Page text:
Help - I need motivation for Great Pyr

by Travelbear
(Nashville)

I am on my second trainer for my 2.5year old Great Pyr. My dog is a super prospective therapy dog. However, he needs to get some basic commands down in order to get admitted to school. I have been to the best trainer in Nashville and although there is progress, he seems to just shut down after a while. I am supposed to find his motivation - perhaps some really good treats (that can be transported easily). Just when I think he's got the hang of something, he will just roll over on his back and just be bored. I am not talking about lengthy training sessions. Just 1/2 hour. I know it's hot but this is in a/c room. I am so frustrated. I know he loves to visit grandma in the nursing home and is so sweet and gentle with babies and kids and seniors but I can kiss this dream goodbye unless I find his motivation. So, all you pyr experts out there, can anyone offer suggestions?

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Jul 19, 2016
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by: Great Pyrenees Club

A half hour is too long probably. He's a pup and he's a Pyr. They, as you know, are independent thinkers and everything has to be worth their while. They are not eager-to-please dogs.

Keep it to 5-10 minute sessions at a time. You must be patient.

For the sit, presumably he likes his walks. When you get to a curb, he has to sit. His reward is to continue on the walk. The first time might take 20 minutes. You say 'sit' at the curb with the signal and wait. Every now and again, say sit and wait. When he does sit, 'good boy' and move forward on your walk. That is his reward. Do it at every curb. He'll get it eventually. It might take two weeks to get the command and sit down to a couple of seconds

You can work on the down like this, too, if you want.

The come is a little more difficult, of course. Stand in front of him. Move a couple of feet backwards. Say 'come'. I'm sure you already know all of this.

That is the hardest for them. Stay is easier for them.

Real dried liver has been the best training treat I have used so far. You may consider a used dehydrator and get liver from a butcher or farmer. Buying it is very expensive.

Again, keep the sessions short. Always a 'good boy' and happiness when he does it, plus the liver.

For extra help, you can refer to Dr. Sophin Yin
https://drsophiayin.com/

Don't give up. Pyrs are 'special'. Time, patience and consistency. And, short sessions.

Jul 19, 2016
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He can do it!
by: Ed A from NJ

Give this little man time it will come. Beau and i started his training when he was 8 months old he got hi cert at almost 2 years old. This may sound weird but someone showed me a trick that worked great. I boiled turkey hotdogs choped them into little disks. Then csrried them in a small chill bag on my waist. Before rewarding him i would pop it in my mouth for a few seconds to take the chill off.worked great.

Jul 19, 2016
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motivation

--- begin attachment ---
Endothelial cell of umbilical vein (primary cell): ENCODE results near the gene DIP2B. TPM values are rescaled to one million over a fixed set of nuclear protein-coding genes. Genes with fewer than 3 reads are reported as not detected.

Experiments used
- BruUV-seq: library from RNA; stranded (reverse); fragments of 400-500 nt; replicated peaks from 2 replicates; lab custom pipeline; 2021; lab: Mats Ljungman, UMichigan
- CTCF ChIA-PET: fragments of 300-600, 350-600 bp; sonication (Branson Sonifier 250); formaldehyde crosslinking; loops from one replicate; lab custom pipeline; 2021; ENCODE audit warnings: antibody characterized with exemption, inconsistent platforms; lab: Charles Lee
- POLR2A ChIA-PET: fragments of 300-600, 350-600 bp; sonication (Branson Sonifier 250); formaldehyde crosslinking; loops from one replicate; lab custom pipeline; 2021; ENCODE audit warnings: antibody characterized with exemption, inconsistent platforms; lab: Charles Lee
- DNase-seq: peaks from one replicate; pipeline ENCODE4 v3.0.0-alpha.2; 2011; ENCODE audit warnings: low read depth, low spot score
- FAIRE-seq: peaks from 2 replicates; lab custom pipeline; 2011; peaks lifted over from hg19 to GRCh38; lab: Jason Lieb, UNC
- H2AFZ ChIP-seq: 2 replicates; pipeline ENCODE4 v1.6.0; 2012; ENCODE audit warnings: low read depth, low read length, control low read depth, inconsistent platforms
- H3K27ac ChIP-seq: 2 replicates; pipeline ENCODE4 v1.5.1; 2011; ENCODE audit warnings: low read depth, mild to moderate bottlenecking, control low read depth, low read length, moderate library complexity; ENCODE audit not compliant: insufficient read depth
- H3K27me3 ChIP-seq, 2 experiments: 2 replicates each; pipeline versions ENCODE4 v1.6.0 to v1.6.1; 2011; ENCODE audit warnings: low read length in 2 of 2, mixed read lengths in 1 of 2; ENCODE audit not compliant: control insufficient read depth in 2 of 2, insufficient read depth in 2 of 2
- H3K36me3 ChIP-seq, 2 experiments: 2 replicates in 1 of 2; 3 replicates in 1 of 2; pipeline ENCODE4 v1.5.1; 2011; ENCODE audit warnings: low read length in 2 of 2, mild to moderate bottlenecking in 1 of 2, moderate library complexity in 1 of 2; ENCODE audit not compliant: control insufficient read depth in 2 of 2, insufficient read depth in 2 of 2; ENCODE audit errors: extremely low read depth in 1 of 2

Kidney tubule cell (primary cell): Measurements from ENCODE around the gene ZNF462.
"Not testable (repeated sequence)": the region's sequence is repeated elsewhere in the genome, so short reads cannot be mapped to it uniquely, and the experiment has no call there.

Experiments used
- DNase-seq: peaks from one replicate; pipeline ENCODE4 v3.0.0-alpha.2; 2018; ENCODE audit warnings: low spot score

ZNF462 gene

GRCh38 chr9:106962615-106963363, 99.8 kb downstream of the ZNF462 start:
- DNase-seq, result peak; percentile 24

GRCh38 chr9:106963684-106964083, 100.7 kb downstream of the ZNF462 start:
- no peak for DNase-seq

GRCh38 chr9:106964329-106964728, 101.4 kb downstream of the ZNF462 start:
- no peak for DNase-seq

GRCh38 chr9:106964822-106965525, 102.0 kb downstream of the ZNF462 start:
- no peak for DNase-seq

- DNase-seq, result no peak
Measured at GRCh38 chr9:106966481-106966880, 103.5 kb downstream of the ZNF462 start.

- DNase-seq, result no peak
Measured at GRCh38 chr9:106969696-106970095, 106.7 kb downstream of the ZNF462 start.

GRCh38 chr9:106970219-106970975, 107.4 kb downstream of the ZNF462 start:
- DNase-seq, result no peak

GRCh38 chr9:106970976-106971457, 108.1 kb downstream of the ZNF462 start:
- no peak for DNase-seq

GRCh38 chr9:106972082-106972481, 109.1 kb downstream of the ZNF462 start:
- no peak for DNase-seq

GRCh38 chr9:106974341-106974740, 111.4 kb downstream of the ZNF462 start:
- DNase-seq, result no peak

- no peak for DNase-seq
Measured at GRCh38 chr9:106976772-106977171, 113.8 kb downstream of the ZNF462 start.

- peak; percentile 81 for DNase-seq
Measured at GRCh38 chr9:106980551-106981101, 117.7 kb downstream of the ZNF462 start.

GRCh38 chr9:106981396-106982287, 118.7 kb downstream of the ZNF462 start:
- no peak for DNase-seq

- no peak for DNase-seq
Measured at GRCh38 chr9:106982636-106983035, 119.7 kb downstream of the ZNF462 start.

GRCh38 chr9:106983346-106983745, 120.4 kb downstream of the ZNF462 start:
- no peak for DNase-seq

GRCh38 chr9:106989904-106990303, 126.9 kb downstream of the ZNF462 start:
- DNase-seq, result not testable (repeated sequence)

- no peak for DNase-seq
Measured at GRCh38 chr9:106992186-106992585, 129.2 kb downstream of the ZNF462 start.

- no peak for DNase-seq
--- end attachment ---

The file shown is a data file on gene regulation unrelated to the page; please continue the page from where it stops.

by: Anonymous

Excellent response from the club. To which there's nothing much to add except this: if you are frustrated at the training sessions, his response will always be 'then, lets DON'T'. He doesn't like them either. If he's not interested in boring sit/stay repetitions, he will shut down. He LOVES socialising. Let him do that. Give up the time-line, and gently teach as you go on your visits. Try not to make his natural sweetness and empathy into a job.

Jul 21, 2016
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Training
by: Donna

Yes, make sure the sessions are always fun no matter how short.

If you get frustrated since this does neither you nor the dog any good, stop the session but make sure to end on a good note. This means getting a sit or a down or just have him do something he is good at already before you stop.

Have fun!

Jul 21, 2016
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Training
by: Anonymous

Definitely integrate training into day-to-day activities. Sessions are too boring for these guys.

You're cooking in the kitchen. Dog comes in. Have him sit and then treat. Maybe have him sit once more after he does a down. Good dog! That's enough.

Integrating training while on a walk is a great idea. He does what you ask, he gets to continue his walk.

You'll need treats for the come. Treats for the sit/down when no other motivation is there.


Jul 21, 2016
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Just one more point
by: Ed A from NJ

You are getting a lot of good input here (WHY I TOTALLY LOVE THIS SITE).I would add two more small points. Any trainer should be giving you the guidance and you should be the one training your dog also deciding how much and when. Last point your dog has his own personality and while all Pyrenees share breed consistent traits each dog learns at his own time and rate. I would say please try not to break his individual personality. That is what separates you beautiful boy from the rest.

Mar 10, 2017
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Thank you
by: Nashville

Having had a lab before who was a people pleaser and loved treats. Short sessions are working. Liver treats work mostly. He has a mind of his own and very sweet.

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